Evidence is provided for that it is urgent to elaborate a problem of hemoblastosis and hemopoietic depressions within the framework of a special federal research and technological programme. Priorities of research lines in this areas, trends of their development till 2005 are presented.
Since continuous ambulatory peritoneal dialysis (PD) was introduced in 1978 by Popovich and Moncrief, the use of peritoneal dialysis as effective renal replacement therapy has expanded on an international level. Improvements in technology and technique have lessened the incidence of infectious complications, although strategies continue to evolve to improve technical success. As technical challenges have been met, increasing attention has been turned to PD dose. Retrospective studies have strongly suggested that patient outcome is related to the amount of toxin removal. Recently, prospective data confirm that morbidity and mortality are strongly associated with dialysis adequacy. The important contribution of residual renal function to total toxin clearance is now recognized and implies a need to adjust dialysis dose to maintain adequate clearance as residual renal function declines. Reasonable, yet arbitrary, targets for dialysis clearances can now be asserted as Kt/V of 2.0 per week and weekly creatinine clearance of 60 L/wk. These current guidelines indicate a need to individualize dialysis dose to achieve target clearances and improved outcome. Current data also indicate that malnutrition is highly prevalent in the PD population and is associated with poor clinical outcomes, including decreased survival. Deterioration in nutritional status begins before the initiation of dialysis, and it seems that worse nutritional status at the start of dialysis is a strong predicator of poor outcome. These findings suggest that earlier initiation of dialysis, before a significant decline in nutritional status occurs, is warranted to maintain good nutrition and optimize outcome.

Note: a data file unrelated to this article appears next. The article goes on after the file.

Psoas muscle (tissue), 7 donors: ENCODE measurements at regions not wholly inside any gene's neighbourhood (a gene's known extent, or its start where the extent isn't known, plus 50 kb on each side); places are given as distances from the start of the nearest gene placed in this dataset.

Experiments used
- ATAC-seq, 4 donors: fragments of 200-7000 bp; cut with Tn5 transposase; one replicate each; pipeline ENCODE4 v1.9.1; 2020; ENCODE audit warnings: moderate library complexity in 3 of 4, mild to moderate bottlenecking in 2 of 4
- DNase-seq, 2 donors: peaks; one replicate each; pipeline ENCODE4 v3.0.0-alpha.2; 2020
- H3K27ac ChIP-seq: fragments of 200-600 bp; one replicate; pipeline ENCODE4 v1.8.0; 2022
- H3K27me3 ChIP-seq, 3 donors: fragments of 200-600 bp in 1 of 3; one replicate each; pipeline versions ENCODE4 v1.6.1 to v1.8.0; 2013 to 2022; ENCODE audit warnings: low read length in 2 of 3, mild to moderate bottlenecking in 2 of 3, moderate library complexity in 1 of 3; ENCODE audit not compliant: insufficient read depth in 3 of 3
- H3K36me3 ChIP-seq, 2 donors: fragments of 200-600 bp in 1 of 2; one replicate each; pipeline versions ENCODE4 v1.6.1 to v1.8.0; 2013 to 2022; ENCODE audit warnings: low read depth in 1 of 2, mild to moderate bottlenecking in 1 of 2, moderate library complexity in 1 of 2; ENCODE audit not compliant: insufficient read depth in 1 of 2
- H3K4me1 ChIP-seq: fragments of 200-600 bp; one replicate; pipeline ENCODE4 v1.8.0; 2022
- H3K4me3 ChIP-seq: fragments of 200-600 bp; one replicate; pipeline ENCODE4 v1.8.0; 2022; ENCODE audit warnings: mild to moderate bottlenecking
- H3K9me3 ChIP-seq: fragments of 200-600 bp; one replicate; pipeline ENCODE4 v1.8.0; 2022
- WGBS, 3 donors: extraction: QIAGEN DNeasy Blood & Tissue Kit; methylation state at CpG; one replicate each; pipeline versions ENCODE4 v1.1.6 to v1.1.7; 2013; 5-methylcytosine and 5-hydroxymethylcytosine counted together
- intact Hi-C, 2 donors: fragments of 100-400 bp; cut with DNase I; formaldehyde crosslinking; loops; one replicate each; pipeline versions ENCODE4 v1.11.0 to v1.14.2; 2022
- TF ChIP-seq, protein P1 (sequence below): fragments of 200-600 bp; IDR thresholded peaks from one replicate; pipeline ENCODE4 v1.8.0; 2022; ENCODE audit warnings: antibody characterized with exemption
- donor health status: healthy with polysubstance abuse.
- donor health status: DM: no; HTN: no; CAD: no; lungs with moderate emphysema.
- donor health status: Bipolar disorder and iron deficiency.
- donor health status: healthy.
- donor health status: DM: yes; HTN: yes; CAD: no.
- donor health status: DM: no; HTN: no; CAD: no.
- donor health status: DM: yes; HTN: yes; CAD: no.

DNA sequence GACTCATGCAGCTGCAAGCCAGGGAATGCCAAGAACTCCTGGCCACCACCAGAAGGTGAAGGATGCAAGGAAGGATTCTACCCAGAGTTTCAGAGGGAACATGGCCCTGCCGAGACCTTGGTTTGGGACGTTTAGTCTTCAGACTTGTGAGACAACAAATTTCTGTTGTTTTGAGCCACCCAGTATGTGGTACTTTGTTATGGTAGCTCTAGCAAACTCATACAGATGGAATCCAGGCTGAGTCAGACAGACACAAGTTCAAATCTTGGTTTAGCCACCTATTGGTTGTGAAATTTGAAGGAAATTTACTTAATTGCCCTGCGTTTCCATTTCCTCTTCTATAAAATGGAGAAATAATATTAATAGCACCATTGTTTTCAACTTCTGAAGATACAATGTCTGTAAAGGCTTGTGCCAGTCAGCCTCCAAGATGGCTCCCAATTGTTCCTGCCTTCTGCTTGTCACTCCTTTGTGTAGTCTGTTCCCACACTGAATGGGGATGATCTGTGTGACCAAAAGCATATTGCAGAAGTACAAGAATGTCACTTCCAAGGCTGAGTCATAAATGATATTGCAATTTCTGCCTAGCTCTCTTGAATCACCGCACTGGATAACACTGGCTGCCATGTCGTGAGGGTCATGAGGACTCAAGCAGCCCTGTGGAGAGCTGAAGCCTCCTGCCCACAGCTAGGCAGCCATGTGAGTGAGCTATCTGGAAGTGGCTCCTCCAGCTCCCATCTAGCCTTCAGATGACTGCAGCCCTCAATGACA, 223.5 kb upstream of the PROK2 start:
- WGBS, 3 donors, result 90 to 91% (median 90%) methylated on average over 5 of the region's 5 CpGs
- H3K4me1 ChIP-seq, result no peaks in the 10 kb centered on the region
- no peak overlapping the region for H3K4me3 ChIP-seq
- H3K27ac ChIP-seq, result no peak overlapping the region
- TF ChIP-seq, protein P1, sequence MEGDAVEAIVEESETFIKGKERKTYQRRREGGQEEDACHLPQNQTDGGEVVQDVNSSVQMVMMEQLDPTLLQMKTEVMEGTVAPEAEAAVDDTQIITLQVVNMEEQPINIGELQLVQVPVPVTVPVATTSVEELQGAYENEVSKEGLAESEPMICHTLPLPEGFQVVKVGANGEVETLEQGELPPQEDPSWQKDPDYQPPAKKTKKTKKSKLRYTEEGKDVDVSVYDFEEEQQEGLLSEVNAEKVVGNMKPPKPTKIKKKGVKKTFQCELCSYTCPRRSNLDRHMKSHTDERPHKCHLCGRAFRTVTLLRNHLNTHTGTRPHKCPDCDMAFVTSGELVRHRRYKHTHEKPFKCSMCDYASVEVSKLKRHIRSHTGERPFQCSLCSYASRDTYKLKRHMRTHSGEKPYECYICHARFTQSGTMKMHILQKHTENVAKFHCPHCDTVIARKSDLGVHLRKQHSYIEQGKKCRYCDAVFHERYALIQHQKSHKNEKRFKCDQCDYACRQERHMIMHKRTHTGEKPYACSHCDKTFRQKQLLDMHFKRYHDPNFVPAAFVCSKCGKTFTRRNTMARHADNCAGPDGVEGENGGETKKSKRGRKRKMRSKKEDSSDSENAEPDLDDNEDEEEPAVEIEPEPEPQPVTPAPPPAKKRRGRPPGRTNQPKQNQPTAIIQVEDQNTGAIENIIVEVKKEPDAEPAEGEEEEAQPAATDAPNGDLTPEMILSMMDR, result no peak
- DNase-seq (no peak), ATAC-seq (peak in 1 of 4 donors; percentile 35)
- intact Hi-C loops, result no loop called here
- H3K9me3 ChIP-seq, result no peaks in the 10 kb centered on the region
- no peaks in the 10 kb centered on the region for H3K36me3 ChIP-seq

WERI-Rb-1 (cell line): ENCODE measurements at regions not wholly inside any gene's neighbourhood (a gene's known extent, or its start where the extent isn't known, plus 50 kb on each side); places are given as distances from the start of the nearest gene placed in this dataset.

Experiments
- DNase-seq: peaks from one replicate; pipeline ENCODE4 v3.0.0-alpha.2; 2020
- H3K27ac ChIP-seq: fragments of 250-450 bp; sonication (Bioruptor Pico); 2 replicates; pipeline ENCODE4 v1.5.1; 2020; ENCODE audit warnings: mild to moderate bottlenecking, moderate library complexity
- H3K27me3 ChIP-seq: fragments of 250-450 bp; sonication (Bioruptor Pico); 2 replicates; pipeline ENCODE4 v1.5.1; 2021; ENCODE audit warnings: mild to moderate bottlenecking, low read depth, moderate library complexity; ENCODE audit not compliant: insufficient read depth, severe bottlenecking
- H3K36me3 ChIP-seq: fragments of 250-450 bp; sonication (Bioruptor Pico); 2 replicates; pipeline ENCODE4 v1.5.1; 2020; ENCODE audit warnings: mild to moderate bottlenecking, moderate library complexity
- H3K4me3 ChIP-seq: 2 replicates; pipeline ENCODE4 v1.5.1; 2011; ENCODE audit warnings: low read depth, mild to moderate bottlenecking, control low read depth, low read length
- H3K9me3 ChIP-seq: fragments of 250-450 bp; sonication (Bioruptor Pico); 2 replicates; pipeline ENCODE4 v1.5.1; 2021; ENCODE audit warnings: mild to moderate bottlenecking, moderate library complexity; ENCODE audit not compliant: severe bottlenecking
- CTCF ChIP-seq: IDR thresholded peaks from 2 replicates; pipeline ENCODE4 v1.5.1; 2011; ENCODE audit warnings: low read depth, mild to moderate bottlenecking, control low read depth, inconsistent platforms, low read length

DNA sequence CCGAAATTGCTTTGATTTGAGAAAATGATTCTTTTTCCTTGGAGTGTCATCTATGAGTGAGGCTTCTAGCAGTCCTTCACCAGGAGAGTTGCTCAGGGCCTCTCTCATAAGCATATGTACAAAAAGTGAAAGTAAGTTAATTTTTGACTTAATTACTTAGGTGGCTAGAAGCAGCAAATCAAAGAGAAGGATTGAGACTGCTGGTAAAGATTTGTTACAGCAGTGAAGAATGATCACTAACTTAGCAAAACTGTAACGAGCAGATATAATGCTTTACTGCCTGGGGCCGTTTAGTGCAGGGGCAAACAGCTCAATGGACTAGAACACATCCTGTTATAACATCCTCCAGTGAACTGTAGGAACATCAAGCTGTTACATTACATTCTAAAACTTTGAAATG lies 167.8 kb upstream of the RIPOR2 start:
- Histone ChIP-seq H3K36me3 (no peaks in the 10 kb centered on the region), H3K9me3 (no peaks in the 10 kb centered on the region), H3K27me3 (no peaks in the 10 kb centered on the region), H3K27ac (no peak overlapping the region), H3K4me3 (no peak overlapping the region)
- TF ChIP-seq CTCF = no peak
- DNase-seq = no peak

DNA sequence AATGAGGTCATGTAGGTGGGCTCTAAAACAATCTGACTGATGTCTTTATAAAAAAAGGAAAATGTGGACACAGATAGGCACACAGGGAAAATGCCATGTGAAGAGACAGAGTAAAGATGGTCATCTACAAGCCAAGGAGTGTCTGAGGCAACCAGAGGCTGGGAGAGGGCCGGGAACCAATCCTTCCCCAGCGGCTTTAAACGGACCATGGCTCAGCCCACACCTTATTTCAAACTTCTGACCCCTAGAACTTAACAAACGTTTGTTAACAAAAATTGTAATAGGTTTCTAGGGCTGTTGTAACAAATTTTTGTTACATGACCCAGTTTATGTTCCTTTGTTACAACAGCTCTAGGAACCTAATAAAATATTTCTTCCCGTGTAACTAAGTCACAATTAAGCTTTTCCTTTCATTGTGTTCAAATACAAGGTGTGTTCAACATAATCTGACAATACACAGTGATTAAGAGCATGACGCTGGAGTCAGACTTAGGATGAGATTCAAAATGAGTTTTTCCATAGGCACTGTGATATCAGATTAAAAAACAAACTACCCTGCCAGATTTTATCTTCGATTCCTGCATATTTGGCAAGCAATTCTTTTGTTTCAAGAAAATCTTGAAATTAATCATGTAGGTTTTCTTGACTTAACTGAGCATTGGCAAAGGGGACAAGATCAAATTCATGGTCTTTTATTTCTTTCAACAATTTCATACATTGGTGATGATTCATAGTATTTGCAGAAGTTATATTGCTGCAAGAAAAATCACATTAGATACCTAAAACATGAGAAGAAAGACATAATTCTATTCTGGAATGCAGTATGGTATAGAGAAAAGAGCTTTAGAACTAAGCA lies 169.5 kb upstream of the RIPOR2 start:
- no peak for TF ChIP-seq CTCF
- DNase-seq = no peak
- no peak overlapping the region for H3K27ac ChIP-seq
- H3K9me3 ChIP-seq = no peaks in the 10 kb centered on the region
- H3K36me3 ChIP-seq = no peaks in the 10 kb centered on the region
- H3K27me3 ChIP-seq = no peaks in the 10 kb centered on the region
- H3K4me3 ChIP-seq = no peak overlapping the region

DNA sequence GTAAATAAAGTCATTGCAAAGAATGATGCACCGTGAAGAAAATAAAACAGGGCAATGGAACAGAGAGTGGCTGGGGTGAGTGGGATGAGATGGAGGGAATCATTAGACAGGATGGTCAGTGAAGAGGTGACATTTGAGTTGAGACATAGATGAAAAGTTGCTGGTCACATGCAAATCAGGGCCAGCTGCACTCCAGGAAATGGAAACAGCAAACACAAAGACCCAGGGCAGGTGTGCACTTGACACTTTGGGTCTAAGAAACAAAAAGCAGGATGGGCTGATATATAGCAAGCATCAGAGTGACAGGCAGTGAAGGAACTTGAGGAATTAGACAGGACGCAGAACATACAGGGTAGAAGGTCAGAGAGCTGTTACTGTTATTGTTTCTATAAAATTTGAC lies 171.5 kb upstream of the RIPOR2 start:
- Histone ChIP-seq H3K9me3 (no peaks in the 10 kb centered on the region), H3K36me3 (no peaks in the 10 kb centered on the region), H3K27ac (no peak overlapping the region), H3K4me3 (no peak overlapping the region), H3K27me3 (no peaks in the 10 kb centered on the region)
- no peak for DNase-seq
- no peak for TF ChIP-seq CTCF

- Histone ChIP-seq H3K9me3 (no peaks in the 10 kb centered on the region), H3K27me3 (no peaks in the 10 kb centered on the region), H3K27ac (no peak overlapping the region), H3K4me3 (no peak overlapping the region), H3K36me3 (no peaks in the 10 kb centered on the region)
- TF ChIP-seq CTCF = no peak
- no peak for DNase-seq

This paper describes the development and characteristics of a comprehensive, integrated and sustained program for the education, recruitment and retention of physicians for rural practice in Alberta--the Rural Physician Action Plan. The participation of key stakeholders (including government, the provincial medical association, the licensing authority, faculties of medicine, practising rural physicians and regional health authorities) and a sustained program budget have been key organizational issues for success. Critical to the effectiveness of this program has been the focus on professional and lifestyle issues targeting 3 distinct groups: physicians in training, physicians in practice, and rural communities and health authorities. Substantial program funding since 1991-92 of up to $3 million per year has increased rural-based activities significantly. For example, 87% of medical students and 91% of residents in family medicine in Alberta now experience 4 weeks or more of rural practice. The authors believe that the historic issues and recent trends militating against recruitment and retention of rural physicians will continue unchecked without comprehensive and sustained approaches such as Alberta's Rural Physician Action Plan.
Cites: CMAJ. 1992 Sep 1;147(5):617-231521207
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Comment In: CMAJ. 1998 May 19;158(10):1269; author reply 1269-709614816
Comment In: CMAJ. 1998 May 19;158(10):1269; author reply 1269-709614817